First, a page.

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The Art of being a Father for  Families Need Father’s 

There’s an art to everything. Take mowing a lawn, riding a bike, eating with chopsticks to name but a few. How about the art of being a father? Where does one go to master this craft? Especially when they had no father around. This is a common statistic found in many households that migrates across class, culture and continents. I have a confession to make, I am one of those statistics.

At the age of one my life was blown apart by my mother and father’s separation. What followed was a constant stream of arguments (usually down the phone or in letters), custody battles, money disputes and them using me as a pawn as they shifted me from country to country and boarding school to boarding school. On the bright side, I racked up a lot of frequent flyer miles by the time I was sixteen, but that was tethered by the fact that, most of my life worth could fit into a suitcase. I never stayed anywhere long enough to call it home. Every time I’d return to my mothers flat in Peckham it was as if the walls had shrunk Alice-in-Wonderland-style.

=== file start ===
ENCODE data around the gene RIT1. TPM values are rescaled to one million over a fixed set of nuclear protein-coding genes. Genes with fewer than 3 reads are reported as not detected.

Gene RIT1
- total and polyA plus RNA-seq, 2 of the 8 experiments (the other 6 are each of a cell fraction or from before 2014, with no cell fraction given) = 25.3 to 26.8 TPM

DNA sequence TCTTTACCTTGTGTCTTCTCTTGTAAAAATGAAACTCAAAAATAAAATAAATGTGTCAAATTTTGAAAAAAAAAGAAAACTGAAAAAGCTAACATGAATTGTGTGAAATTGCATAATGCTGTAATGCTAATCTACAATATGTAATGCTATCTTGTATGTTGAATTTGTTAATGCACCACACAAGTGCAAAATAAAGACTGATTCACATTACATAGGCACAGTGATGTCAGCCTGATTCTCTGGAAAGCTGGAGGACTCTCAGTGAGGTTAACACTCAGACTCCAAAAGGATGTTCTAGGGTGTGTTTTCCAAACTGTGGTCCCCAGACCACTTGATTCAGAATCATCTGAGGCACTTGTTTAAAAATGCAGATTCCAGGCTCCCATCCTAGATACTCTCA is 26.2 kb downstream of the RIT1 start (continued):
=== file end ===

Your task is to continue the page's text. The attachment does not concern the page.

TV is the dialect of a lonely child. Every house I lived in had one. I’d watch sitcoms, game shows, sports, cartoons, anything just to lighten the mood. When Superman is telling you in Arabic, he will save the world, you believe him. I watched TV looking for my father. He was always my hero. I wanted him to save me from a world without him. May be then I could have learned the art of being a man before my daughter came into my life.

I didn’t want to be to her, what my father had been to me. The fear of being my father’s son had gripped me. My relationship with my partner almost went down the tubes in that first year after my baby’s birth. It was tough the arguments, money disputes… you know the drill. I was turning into the absent father myth. Soon I would become my daughters Hero trying to save her from a world without me. So I had to make a decision, what was more important the argument or my family? When you are argue and you are wrong it is arrogance, when you argue and you are right it is pride. Relationships are not built on the foundations of who is wrong and right. The grounds of a good relationship is love. In every child’s mind, there is a space, where their father should be. In this space he can teach them to ride a bike, mow the lawn, eat with chopsticks….  The art of being a father is being there.